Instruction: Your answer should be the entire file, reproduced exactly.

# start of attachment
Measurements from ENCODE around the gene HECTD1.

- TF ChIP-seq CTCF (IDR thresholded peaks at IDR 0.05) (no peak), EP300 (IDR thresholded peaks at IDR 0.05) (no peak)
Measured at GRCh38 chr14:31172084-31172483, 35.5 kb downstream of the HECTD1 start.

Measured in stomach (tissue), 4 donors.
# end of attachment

Measurements from ENCODE around the gene HECTD1.

- TF ChIP-seq CTCF (IDR thresholded peaks at IDR 0.05) (no peak), EP300 (IDR thresholded peaks at IDR 0.05) (no peak)
Measured at GRCh38 chr14:31172084-31172483, 35.5 kb downstream of the HECTD1 start.

Measured in stomach (tissue), 4 donors.